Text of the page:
When you censor people, you end up turning them into martyrs and giving credence to what the conspiracy theorists have to say like “oh this is the forbidden fruit, this is what the man doesn’t want you to hear, they have something to hide by trying to silence us”. Have a dialogue! Have a debate! The way to fight misinformation is debunking and talking about the misinformation, not by sweeping it under the rug and pretending it doesn’t exist.

At the end of the day, I can’t see Spotify taking down Joe Rogan and it’s not because of any principled stance. Like everything, it’s all about the money.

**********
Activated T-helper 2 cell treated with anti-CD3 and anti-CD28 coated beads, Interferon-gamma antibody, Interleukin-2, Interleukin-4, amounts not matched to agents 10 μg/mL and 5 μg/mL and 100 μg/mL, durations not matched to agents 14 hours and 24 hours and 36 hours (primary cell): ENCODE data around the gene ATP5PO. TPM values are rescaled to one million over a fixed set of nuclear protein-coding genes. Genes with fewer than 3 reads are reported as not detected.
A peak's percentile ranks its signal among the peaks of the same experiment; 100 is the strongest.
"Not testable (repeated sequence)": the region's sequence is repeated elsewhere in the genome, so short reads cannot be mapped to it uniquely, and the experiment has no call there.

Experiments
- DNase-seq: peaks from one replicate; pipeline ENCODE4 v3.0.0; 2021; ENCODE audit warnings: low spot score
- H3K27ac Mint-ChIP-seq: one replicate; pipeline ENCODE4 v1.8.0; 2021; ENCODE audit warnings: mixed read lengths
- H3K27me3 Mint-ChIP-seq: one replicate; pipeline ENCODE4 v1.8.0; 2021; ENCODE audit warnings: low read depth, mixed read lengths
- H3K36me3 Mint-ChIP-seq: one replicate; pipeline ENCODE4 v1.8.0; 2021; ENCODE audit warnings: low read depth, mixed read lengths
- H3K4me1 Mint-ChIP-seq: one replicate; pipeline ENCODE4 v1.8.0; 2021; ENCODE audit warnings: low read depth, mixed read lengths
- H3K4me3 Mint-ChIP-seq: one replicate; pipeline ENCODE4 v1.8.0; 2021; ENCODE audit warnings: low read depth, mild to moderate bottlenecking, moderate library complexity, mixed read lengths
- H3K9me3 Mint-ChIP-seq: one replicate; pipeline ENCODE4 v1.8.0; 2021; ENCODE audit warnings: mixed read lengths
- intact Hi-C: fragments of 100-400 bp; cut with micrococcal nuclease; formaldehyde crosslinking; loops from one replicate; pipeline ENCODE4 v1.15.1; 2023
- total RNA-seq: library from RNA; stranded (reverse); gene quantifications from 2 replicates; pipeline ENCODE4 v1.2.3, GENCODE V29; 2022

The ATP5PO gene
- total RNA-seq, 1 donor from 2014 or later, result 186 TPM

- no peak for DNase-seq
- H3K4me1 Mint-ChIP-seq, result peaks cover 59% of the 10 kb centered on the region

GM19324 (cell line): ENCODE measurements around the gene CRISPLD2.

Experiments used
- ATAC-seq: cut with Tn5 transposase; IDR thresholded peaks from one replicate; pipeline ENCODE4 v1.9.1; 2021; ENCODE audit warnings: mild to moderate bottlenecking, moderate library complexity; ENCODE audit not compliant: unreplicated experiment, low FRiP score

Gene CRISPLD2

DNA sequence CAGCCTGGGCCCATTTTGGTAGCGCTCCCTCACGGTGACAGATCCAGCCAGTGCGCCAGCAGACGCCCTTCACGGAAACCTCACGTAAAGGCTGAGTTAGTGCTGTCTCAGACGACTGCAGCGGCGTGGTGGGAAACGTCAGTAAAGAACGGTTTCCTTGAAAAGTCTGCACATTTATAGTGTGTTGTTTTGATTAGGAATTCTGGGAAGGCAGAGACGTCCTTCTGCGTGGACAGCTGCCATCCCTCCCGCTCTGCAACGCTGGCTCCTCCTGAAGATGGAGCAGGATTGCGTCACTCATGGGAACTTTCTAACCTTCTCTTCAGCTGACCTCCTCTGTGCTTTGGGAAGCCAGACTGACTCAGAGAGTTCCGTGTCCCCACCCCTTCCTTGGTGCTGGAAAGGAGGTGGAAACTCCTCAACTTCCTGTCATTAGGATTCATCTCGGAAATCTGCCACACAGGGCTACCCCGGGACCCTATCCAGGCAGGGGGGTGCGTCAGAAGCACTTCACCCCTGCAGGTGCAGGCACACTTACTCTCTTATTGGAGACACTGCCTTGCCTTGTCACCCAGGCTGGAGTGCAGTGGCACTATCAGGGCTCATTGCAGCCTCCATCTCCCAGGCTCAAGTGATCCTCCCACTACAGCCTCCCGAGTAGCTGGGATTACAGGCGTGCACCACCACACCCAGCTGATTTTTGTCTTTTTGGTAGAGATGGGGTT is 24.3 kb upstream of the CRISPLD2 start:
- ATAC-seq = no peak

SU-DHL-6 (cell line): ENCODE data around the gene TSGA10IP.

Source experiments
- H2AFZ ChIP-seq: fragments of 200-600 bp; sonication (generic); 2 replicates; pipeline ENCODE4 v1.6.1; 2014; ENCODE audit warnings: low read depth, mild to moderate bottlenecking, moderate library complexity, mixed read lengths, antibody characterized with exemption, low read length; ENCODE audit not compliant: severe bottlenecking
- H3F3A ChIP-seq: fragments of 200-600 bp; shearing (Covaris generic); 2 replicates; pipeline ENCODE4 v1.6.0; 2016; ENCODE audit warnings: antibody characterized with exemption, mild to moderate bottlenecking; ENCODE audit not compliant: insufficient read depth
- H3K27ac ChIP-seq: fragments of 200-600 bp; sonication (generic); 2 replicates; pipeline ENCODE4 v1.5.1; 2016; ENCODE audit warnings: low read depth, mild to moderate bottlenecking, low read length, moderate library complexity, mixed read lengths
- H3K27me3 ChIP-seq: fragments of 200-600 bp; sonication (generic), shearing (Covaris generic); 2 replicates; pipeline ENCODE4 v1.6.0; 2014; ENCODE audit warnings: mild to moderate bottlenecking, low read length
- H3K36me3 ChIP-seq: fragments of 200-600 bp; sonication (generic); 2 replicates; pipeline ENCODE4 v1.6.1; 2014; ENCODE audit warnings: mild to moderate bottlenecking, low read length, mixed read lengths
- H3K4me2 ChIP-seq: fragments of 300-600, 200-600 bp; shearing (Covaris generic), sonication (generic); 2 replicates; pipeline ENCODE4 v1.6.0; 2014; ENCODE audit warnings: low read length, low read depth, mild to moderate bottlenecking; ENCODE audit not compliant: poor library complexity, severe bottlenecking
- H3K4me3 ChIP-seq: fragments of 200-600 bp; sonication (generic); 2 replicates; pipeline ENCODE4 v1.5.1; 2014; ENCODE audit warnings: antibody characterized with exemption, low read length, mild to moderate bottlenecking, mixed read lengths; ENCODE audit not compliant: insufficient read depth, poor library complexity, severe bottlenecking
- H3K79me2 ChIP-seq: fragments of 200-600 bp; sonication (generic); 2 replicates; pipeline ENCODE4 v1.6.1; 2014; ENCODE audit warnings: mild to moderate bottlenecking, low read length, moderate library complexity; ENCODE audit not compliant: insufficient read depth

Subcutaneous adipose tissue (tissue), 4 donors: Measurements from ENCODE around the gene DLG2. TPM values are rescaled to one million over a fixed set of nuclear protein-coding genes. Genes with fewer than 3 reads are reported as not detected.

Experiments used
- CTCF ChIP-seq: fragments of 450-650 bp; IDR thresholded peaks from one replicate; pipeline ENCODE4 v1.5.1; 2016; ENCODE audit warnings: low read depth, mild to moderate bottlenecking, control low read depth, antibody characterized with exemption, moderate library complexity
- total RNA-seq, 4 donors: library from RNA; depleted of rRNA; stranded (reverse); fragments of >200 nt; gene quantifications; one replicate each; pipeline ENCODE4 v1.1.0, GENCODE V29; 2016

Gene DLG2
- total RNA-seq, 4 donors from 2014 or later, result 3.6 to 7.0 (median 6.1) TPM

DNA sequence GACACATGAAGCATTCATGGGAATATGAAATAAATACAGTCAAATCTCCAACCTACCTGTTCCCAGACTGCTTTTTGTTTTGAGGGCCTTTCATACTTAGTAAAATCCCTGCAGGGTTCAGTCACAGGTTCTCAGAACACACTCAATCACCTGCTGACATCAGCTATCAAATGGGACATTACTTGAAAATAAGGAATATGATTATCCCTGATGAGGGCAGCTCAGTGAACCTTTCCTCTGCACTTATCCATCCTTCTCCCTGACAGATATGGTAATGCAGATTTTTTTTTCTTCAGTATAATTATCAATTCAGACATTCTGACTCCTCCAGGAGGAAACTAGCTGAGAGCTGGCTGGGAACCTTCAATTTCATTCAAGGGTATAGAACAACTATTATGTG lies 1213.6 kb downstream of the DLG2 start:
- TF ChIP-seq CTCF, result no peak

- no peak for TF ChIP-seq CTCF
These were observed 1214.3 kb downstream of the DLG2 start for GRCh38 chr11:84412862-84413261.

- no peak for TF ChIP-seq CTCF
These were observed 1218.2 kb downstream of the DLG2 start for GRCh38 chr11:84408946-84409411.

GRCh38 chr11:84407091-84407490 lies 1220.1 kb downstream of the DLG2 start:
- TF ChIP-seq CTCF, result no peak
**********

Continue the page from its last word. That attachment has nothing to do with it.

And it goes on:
Update 1 February 2022: I don’t always update my music news/opinion posts, but I felt I had to say something given what’s happened since. More musicians such as Joni Mitchell, Nils Lofgren, and Liza Minnelli have since pulled their music from Spotify. Given recent developments, I have changed my position on Neil Young’s decision to remove his music from Spotify. After pulling his music from Spotify, he promoted Amazon Music and gave a link for users to get a free trial. I now feel that removing his music from Spotify and propping up another service run by even less ethical people is just a virtue signal. I’d argue that Jeff Bezos has done way more harm in the pandemic than Joe Rogan. Why? Amazon have union busted, denied sick leave to workers, use an algorithm to fire employees, and warehouse workers were locked inside during a tornado, resulting in six deaths. Amazon are totally a pillar of the community, a paragon of ethics, NOT! Apple aren’t squeaky clean either: trying to block right to repair laws, using sweatshop labour, and greenwashing. And if Neil Young is so concerned about anti-vax rhetoric doing harm, RFK Jr has a podcast on Apple Podcasts, and Goop (which is basically a girly liberal version of Alex Jones of Infowars’ shop) broadcast their podcast on Apple and Spotify. Regardless, any podcast platform is going to have anti-science cranks and tinfoil hat conspiracy theorists. Any music streaming platform is going to stream music by awful people: Phil Spector, Charles Manson, R. Kelly, Gary Glitter, Chris Brown, list goes on. I won’t say that Spotify are perfect, but at the end of the day there is no ethical consumption under capitalism. Everything is about money. The colour that matters most in society is green. Don’t believe me when I say you shouldn’t censor misinformation peddlers because it will only make things worse? Then read what the Royal Society, a fellowship of scientists, have to say.